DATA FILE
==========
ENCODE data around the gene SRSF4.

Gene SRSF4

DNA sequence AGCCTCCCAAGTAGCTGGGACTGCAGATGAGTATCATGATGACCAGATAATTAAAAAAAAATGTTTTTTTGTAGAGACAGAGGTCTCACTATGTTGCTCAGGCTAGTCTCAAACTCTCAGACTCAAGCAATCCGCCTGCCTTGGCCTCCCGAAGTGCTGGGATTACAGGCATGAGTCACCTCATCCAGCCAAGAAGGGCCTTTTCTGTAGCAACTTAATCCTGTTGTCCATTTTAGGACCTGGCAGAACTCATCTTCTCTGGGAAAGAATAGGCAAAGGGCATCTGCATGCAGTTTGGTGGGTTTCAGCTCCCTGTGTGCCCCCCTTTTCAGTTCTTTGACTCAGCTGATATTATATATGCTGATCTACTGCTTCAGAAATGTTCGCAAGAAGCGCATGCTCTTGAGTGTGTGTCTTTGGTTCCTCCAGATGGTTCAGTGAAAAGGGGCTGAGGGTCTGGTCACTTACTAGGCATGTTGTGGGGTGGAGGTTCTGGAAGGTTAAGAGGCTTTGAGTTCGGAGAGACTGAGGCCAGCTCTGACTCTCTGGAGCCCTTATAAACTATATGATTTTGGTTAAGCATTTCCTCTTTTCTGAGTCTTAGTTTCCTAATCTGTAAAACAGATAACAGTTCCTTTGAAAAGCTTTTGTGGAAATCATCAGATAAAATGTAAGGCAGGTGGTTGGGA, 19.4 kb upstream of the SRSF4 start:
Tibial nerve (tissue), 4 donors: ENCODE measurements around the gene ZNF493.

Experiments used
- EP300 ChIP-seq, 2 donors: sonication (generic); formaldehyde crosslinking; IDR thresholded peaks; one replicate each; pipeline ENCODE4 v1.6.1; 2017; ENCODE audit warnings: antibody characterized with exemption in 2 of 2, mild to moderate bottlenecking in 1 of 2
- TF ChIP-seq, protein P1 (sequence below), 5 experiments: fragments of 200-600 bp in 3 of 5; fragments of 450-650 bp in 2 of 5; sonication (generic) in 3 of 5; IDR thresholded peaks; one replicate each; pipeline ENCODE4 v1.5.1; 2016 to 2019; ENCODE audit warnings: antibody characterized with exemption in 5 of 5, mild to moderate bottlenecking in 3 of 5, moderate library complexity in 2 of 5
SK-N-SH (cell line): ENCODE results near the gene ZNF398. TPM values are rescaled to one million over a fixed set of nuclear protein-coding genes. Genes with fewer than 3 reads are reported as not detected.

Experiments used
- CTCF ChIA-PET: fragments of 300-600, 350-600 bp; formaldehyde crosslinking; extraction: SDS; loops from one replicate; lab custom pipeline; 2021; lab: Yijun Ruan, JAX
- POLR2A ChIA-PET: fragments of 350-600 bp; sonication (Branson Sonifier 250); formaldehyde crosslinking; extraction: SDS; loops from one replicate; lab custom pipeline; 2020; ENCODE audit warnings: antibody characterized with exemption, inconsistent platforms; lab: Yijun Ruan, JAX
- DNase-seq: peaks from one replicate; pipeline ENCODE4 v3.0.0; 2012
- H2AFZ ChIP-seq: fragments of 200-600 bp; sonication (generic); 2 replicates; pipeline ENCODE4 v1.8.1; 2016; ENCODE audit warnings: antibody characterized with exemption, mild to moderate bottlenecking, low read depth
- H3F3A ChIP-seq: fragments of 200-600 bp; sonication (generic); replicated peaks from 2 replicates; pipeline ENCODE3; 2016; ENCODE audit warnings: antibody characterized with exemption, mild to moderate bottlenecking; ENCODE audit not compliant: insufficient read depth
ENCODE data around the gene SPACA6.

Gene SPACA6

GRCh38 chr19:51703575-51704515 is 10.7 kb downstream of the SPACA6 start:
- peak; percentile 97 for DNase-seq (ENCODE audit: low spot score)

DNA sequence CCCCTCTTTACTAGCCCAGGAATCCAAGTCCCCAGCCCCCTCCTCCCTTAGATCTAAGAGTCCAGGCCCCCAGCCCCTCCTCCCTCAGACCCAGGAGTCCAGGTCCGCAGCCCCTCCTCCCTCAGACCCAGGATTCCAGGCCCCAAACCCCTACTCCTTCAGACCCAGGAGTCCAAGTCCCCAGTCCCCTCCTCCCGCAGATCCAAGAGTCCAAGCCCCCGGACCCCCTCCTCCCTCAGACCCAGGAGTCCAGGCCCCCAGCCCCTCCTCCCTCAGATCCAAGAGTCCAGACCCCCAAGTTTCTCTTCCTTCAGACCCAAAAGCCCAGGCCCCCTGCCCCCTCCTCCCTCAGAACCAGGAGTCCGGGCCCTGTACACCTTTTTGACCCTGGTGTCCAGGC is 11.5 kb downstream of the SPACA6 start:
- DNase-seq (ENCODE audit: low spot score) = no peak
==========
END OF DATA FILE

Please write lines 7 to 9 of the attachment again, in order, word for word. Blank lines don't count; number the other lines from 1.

- TF ChIP-seq, protein P1 (sequence below), 5 experiments: fragments of 200-600 bp in 3 of 5; fragments of 450-650 bp in 2 of 5; sonication (generic) in 3 of 5; IDR thresholded peaks; one replicate each; pipeline ENCODE4 v1.5.1; 2016 to 2019; ENCODE audit warnings: antibody characterized with exemption in 5 of 5, mild to moderate bottlenecking in 3 of 5, moderate library complexity in 2 of 5
SK-N-SH (cell line): ENCODE results near the gene ZNF398. TPM values are rescaled to one million over a fixed set of nuclear protein-coding genes. Genes with fewer than 3 reads are reported as not detected.

Experiments used